In a similar vein, Vox has an article asking why so many articles on health (and, let’s admit it, science) are junk. The culprit is identified as clearly as in our example above: coverage by those who don’t know, or don’t care. See:

The researchers found that university press offices were a major source of overhype: over one-third of press releases contained either exaggerated claims of causation (when the study itself only suggested correlation), unwarranted implications about animal studies for people, or unfounded health advice.

…When a press release included actual health advice, 58 percent of the related news articles would do so too (even if the actual study did no such thing). When a press release confused correlation with causation, 81 percent of related news articles would. And when press releases made unwarranted inferences about animal studies, 86 percent of the journalistic coverage did, too.

…Unfortunately, however, this isn’t a perfect world. Many journalists are often covering science in the morning, and the courts in the afternoon. We are under heavy pressure to meet multiple deadlines every day, and some of us lack the time, sources, or background to properly vet the studies we’re reporting on.

So we rely on scientists and on press offices to guide us through research, even though, clearly, we shouldn’t.

Wait – what? The problem is the scientists and press offices? Because reporters are too overworked or unqualified to do their job properly? It sounds from the quote above that reporters are just parroting what a press release says without actually reading the source material. It sounds like reporters aren’t doing their jobs. But rather than accept the blame, they are trying to avoid the responsibility.

Unless I am mistaken, the job of a journalist is not to overlay press releases with a thin veneer of impartiality. Their job is to synthesize new information with their existing bank of expertise in order to convey to a naive audience what is or isn’t novel or important. Conversely, the job of a PR department – which derives from the incentive structure – is quite clearly to hype new research. Does anyone think that a press release from a corporation is written to be as truthful as possible, rather than putting as good of a spin on it as possible?

If the reporter knew enough about the field, they would be able to check whether or not the things they were writing were true. Where in the paper does it say this correlation exists? Is there an exaggeration? How much?

If they are unable to do that, what are they doing? Why should I read science or health journalism if they are unable to discern fact from fiction?

Fight club for flies

I’ve been watching a lot of fly behavior recently and it’s pretty spectacular how easy it is to imagine you’re looking at a mammal (just smaller, smellier, and with more legs.) They wander around, clean themselves off, rub their greedy little hands together, fight, and sing.

Watch the very good video above to see how these guys fight each other. It’s about work from David Anderson’s lab on aggression and tachykinin, aka Substance P.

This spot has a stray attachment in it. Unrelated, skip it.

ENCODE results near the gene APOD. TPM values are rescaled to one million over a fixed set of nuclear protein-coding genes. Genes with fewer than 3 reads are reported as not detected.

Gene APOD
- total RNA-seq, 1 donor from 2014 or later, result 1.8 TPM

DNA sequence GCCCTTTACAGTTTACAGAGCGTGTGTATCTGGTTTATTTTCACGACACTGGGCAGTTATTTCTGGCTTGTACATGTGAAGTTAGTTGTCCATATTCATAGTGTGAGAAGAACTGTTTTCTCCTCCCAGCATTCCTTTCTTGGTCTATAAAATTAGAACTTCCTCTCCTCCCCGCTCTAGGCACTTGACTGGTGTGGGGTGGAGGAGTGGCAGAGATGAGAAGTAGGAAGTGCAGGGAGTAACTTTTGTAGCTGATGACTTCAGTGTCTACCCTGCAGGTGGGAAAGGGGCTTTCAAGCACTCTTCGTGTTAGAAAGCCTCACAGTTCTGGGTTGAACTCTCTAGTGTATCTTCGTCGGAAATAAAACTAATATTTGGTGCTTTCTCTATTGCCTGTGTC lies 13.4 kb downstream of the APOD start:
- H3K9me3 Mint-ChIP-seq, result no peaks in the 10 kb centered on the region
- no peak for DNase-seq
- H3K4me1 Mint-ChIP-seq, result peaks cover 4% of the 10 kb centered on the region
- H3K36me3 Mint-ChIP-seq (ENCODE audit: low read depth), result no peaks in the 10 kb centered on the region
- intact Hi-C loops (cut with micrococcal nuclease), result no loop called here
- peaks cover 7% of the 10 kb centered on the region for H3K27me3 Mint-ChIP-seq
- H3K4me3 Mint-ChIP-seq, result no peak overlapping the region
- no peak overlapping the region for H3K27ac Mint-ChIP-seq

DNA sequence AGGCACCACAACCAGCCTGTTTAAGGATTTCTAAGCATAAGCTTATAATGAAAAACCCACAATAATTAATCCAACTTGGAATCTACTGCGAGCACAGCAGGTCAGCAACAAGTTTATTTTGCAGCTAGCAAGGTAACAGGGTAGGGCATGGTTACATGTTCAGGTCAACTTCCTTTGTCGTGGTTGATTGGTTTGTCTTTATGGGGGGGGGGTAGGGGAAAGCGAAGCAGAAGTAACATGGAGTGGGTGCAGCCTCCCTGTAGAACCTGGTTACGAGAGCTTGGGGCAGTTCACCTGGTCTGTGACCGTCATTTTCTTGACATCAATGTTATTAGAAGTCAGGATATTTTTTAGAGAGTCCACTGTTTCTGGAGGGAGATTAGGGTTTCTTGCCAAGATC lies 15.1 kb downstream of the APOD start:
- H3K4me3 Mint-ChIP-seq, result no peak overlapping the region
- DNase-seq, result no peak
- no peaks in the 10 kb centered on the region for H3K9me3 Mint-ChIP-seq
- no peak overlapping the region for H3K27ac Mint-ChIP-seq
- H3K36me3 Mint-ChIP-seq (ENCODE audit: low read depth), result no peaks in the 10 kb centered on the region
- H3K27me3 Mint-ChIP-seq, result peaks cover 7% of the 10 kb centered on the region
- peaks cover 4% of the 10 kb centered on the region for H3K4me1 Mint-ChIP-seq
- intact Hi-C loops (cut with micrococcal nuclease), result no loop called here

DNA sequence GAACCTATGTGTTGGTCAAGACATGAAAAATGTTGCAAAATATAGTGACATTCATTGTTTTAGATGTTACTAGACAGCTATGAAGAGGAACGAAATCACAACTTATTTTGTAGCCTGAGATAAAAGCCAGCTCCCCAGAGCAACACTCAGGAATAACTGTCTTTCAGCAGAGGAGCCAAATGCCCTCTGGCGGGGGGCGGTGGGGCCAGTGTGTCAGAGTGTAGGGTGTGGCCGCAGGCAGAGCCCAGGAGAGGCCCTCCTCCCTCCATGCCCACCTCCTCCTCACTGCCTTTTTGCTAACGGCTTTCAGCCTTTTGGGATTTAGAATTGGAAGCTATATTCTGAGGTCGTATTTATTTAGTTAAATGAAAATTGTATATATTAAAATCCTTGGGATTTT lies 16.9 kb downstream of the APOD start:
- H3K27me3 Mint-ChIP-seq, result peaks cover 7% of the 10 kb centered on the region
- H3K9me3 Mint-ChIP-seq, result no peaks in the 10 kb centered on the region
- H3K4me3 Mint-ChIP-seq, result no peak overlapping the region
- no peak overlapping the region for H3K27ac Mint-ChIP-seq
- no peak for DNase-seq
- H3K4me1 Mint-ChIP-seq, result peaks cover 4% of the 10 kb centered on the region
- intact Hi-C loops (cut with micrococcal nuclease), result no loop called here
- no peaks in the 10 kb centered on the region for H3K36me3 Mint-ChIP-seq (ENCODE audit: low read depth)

How do ideas spread?

spread of language on twitter

Cultural transmission is something I’ve written about before. An arXiv paper has a clever way of studying it on twitter: follow the creation of electronic language.

For example, the abbreviation ikr, meaning “I know, right?” occurs six times more frequently in the Detroit area than in the US overall; the phonetic spelling suttin, meaning “something”, occurs five times more frequently in New York City; and the emoticon^-^, meaning nervous or shy and of Korean origin, is four times more common in Southern California.

At the beginning of the study, the abbreviation ctfu, which stands forcracking the fuck up or laughing, appeared mainly in the Cleveland area but by 2012 was being used in Pennsylvania and the mid-Atlantic. However, ctfu is rare in the large cities to the west of Cleveland, such as Detroit and Chicago.

But the team also say that new words tend to be shared between metropolitan areas that have a similar racial mix. In fact, the proportion of African-Americans as the strongest predictor of similar usage. “Examples of linguistically linked city pairs that are geographically distant but demographically similar include Washington D.C. and New Orleans (high proportions of African-Americans), Los Angeles and Miami (high proportions of Hispanics), and Boston and Seattle (relatively few minorities, compared with other large cities),” say Einstein and pals.

On twitter, does the racial mix of two cities predict the likelihood of irl (see what I did there) friends/family? Or is it, thanks to the internet, more about the connection of people with similar interests/culture?

(ht freakonometrics)

No one will remember you because society doesn’t care

A few years ago I was in Washington DC and, being a bit of a tourist, I randomly picked up a fact card about one of our exciting presidents. Obviously the excitement mounted: who did I get? My best buddy LBJ? The notoriously rotund Taft? The Ur-President Washington? Nope, I got mighty Chester. A. Arthur! Wait, who?

I come from a family where History is important. Some of the first fatherly I got was that I should set my PIN number to something like the year of the Battle of Hastings because obviously that is easy to remember. He also likes to declaim that every educated person must surely know the year of the Norman Invasion. I can recite the Presidents back to Cleveland (though I sometimes forget Harding). I’m pretty sure my father can recite every president from Washington to the present day, in order.